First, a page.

• Actually, in the constellation of things I have trouble wrapping my mind around, that one hardly gets on radar. I doubt those kids know she did porn, and if she didn’t come to read porn to them… I’m not saying I think she’s a great role model, mind you. But I wouldn’t hold her past against her. I don’t think it’s a great idea for women to be “marked” because they are sexual.

  4. Great summary of how females are sexualized in pop culture. I write about boys and gender and I am greatly concerned about the way females are presented in cartoons targeted to boys. In programming aimed at 8-year-olds, but watched by children much younger, girls are referred to as “babe,” “hot,” and “chic.” A video promoting Lego Ninjago toys includes this gem: “We’re saving a girl. Is she hot?” (http://bit.ly/kXcRkA) Not to mention the barely-there clothing most of these female characters wear. (Consider the women from Young Justice as an example. http://bit.ly/tfHXI6)

    It’s a vicious circle. Sexualization diminishes a girl’s self-worth, and it also teaches boys to judge girls based on their “hotness.” The pressure girls face from pop culture then gets transferred into their real world encounters with the opposite sex, resulting in more anxiety and self-esteem issues for girls.

    On the upside, a lot more people are talking about this issue so hopefully change will come.

  5. Pingback: Welcome to Monday ~ 21st November 2011 | feminaust ~ for australian feminism

  6. Very fascinating read.
    The other day, I was actually really disturbed when I realized how even hair removal commercials are pretty terrible. You always hear phrases such as “Remove unwanted hair from that bikini line”. As a young girl watching that, you’ll get brainwashed into thinking that your pubic hair is something you should not want and that the only place it is acceptable to have an abundance of hair is on your head.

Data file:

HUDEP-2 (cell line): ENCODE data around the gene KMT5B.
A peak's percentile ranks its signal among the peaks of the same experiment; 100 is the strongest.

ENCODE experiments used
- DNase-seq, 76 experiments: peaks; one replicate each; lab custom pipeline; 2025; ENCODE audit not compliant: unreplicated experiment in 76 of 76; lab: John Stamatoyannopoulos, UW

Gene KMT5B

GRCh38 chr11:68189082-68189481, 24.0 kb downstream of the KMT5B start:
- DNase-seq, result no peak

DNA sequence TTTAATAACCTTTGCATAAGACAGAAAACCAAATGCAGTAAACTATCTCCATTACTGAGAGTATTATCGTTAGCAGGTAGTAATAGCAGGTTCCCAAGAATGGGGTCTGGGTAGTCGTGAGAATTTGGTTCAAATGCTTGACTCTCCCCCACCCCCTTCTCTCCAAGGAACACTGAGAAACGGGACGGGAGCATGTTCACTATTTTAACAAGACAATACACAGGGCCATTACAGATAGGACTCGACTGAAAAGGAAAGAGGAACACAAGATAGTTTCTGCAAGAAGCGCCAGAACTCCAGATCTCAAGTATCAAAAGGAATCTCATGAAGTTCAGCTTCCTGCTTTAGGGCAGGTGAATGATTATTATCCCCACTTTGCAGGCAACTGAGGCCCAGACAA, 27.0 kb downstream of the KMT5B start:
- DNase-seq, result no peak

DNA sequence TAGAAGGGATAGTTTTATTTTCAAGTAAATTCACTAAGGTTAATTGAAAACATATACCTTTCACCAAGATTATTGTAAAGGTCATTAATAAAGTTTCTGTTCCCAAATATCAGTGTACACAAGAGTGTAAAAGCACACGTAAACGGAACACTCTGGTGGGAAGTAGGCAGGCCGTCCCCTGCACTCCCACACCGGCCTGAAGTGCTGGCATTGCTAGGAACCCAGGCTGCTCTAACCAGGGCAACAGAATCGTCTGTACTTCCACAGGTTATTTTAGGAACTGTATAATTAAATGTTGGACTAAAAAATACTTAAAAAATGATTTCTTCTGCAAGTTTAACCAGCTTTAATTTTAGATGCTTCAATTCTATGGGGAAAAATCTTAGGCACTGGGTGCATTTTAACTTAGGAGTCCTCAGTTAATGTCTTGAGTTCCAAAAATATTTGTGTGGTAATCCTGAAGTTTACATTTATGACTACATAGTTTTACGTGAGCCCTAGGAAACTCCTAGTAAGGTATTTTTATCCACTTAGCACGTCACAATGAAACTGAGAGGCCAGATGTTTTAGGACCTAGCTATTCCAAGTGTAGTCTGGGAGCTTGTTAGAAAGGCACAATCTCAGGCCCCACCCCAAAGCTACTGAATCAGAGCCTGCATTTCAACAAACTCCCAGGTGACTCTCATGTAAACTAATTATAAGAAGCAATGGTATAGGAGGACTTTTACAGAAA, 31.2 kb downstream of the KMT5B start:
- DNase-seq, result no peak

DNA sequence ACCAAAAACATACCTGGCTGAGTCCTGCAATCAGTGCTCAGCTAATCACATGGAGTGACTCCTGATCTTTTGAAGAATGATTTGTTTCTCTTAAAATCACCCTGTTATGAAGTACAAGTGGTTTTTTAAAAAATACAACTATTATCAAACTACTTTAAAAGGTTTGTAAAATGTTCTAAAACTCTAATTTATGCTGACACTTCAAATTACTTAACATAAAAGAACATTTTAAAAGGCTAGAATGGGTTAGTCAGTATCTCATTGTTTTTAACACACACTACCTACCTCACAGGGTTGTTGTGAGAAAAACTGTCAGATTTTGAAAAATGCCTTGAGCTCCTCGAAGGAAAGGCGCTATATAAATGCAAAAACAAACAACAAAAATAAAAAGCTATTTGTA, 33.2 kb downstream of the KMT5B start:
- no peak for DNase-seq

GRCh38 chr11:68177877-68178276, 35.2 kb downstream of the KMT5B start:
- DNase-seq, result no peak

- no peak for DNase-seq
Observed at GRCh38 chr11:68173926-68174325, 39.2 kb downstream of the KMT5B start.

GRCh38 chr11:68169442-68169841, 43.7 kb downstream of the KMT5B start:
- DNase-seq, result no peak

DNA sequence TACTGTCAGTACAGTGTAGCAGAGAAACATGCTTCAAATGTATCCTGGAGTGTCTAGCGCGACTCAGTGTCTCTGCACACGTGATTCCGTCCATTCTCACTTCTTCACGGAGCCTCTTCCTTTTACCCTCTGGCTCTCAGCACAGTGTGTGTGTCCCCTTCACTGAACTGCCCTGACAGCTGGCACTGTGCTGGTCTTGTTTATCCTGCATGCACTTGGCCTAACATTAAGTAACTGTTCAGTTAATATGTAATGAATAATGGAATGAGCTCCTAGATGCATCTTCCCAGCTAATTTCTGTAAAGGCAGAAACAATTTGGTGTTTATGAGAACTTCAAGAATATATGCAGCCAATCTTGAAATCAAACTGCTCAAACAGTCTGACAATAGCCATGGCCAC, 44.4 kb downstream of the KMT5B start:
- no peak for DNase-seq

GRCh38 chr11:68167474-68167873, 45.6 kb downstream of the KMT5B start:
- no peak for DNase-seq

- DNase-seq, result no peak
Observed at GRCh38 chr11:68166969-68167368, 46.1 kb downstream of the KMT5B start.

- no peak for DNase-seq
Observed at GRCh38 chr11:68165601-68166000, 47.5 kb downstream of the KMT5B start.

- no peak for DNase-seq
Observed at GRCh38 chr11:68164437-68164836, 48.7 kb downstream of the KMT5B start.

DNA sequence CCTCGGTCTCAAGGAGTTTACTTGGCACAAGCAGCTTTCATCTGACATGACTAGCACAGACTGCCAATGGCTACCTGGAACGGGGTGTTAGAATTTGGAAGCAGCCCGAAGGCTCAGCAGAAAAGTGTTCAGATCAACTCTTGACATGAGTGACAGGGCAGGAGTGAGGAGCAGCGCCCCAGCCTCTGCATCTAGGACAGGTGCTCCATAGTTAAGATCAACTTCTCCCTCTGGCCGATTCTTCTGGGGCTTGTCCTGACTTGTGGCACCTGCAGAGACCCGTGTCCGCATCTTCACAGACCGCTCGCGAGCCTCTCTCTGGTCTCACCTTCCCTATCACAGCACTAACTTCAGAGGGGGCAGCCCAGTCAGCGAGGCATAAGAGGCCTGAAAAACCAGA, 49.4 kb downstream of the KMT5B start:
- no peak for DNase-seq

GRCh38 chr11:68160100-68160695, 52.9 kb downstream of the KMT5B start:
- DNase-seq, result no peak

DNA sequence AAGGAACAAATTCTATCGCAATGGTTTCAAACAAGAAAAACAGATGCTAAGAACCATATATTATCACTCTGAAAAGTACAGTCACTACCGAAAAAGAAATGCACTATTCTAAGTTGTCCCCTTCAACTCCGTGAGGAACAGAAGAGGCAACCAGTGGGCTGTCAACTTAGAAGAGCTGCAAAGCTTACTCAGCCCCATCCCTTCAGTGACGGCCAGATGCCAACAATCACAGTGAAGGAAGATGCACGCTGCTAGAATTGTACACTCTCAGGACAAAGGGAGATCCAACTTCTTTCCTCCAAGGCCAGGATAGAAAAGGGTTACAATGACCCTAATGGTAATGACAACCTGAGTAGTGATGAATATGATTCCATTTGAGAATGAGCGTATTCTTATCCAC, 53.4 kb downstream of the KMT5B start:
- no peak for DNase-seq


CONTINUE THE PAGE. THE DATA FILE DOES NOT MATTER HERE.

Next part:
7. Pingback: “More of a Lolita than Lola” | annabelle clifford

  8. I have an 8 year old daughter who I am blessed to say that she is smart . She didn’t pick out her clothes . She asked for the little high heels 👡 in the store for her age “cause susie at school has a pair” and I told her very nicely because she did nothing wrong. I understand Susie has those kind of shoes but u aren’t ready to wear this kinds of shoes. I had two boys who are grown and having an 8 year old daughter @45 is hard in this society today. She enjoys playing with her dolls and coloring. She wants to start dance and sports. Not all boys are bad or good at the same time boys dont take home the provocative girl in high school. He might sleep with her if she allows him to or it might go further meaning the boy feeling teased so he try’s to take it. Where as I have seen high school boys take the girls in drama class or play a sport and speak out on what they want to do when they grow up because that’s who they really are looking for at the end of the day. (NOT ALL BOYS) . Some boys just don’t care. I want my little girl to stay little and sweet and worry about getting good grades and doing something positive in her life. She she gets a good report at school or good grades she is rewarded with books and dolls simple things ,not make up and thongs. Thank God I’m old enough that I have gone through good and bad times in my life. The less clothes I wore the more attention I got the more my heart got broken. When I chose to work dress different I attracted men who had jobs and were polite. I’m not saying I’m truly happy but my goal now is to be the best mother I can be for all of my children and grandchildren. If I was happy ,became happy or alone I had my fun . It’s my turn to make sure my daughter is called by her birth name not a street name
    On that note watch ur children be into everything look through their things ….because it might just save their lives.❤😊